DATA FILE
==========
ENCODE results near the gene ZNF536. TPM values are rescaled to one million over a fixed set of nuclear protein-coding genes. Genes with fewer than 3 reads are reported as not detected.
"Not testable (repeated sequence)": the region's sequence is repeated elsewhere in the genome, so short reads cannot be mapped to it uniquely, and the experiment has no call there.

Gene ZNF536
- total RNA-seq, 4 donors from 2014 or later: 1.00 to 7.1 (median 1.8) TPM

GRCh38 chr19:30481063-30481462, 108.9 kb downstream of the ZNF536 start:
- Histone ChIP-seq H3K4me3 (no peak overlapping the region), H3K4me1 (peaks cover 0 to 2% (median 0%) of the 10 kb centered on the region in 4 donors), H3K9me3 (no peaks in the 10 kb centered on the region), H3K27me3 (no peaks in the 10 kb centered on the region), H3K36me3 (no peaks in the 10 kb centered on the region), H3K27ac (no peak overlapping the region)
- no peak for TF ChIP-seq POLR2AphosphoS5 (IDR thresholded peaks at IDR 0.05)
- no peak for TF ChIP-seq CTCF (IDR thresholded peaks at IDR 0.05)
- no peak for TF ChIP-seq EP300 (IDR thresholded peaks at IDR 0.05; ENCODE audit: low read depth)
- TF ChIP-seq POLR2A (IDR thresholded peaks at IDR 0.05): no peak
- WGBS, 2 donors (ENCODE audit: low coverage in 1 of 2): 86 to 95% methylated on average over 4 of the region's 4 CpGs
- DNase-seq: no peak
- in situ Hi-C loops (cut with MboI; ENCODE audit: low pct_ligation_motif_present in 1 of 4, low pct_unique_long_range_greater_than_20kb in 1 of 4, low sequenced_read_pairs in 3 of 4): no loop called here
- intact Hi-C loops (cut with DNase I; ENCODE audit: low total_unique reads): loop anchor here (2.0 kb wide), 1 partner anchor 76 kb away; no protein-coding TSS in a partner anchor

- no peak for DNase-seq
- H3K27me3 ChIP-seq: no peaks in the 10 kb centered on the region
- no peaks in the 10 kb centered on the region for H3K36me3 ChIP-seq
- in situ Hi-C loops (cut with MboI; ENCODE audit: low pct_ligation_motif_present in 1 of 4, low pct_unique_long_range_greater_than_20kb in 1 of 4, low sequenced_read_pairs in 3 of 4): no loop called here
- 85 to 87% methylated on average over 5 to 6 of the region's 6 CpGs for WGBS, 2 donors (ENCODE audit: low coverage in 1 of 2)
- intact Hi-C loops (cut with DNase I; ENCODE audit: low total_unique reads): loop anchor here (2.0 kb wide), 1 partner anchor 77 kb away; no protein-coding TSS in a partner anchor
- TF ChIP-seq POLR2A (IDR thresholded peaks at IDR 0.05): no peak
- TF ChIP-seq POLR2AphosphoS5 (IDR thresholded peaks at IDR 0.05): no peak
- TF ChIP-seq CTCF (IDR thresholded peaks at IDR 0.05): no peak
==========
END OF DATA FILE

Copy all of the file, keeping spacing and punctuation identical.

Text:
ENCODE results near the gene ZNF536. TPM values are rescaled to one million over a fixed set of nuclear protein-coding genes. Genes with fewer than 3 reads are reported as not detected.
"Not testable (repeated sequence)": the region's sequence is repeated elsewhere in the genome, so short reads cannot be mapped to it uniquely, and the experiment has no call there.

Gene ZNF536
- total RNA-seq, 4 donors from 2014 or later: 1.00 to 7.1 (median 1.8) TPM

GRCh38 chr19:30481063-30481462, 108.9 kb downstream of the ZNF536 start:
- Histone ChIP-seq H3K4me3 (no peak overlapping the region), H3K4me1 (peaks cover 0 to 2% (median 0%) of the 10 kb centered on the region in 4 donors), H3K9me3 (no peaks in the 10 kb centered on the region), H3K27me3 (no peaks in the 10 kb centered on the region), H3K36me3 (no peaks in the 10 kb centered on the region), H3K27ac (no peak overlapping the region)
- no peak for TF ChIP-seq POLR2AphosphoS5 (IDR thresholded peaks at IDR 0.05)
- no peak for TF ChIP-seq CTCF (IDR thresholded peaks at IDR 0.05)
- no peak for TF ChIP-seq EP300 (IDR thresholded peaks at IDR 0.05; ENCODE audit: low read depth)
- TF ChIP-seq POLR2A (IDR thresholded peaks at IDR 0.05): no peak
- WGBS, 2 donors (ENCODE audit: low coverage in 1 of 2): 86 to 95% methylated on average over 4 of the region's 4 CpGs
- DNase-seq: no peak
- in situ Hi-C loops (cut with MboI; ENCODE audit: low pct_ligation_motif_present in 1 of 4, low pct_unique_long_range_greater_than_20kb in 1 of 4, low sequenced_read_pairs in 3 of 4): no loop called here
- intact Hi-C loops (cut with DNase I; ENCODE audit: low total_unique reads): loop anchor here (2.0 kb wide), 1 partner anchor 76 kb away; no protein-coding TSS in a partner anchor

- no peak for DNase-seq
- H3K27me3 ChIP-seq: no peaks in the 10 kb centered on the region
- no peaks in the 10 kb centered on the region for H3K36me3 ChIP-seq
- in situ Hi-C loops (cut with MboI; ENCODE audit: low pct_ligation_motif_present in 1 of 4, low pct_unique_long_range_greater_than_20kb in 1 of 4, low sequenced_read_pairs in 3 of 4): no loop called here
- 85 to 87% methylated on average over 5 to 6 of the region's 6 CpGs for WGBS, 2 donors (ENCODE audit: low coverage in 1 of 2)
- intact Hi-C loops (cut with DNase I; ENCODE audit: low total_unique reads): loop anchor here (2.0 kb wide), 1 partner anchor 77 kb away; no protein-coding TSS in a partner anchor
- TF ChIP-seq POLR2A (IDR thresholded peaks at IDR 0.05): no peak
- TF ChIP-seq POLR2AphosphoS5 (IDR thresholded peaks at IDR 0.05): no peak
- TF ChIP-seq CTCF (IDR thresholded peaks at IDR 0.05): no peak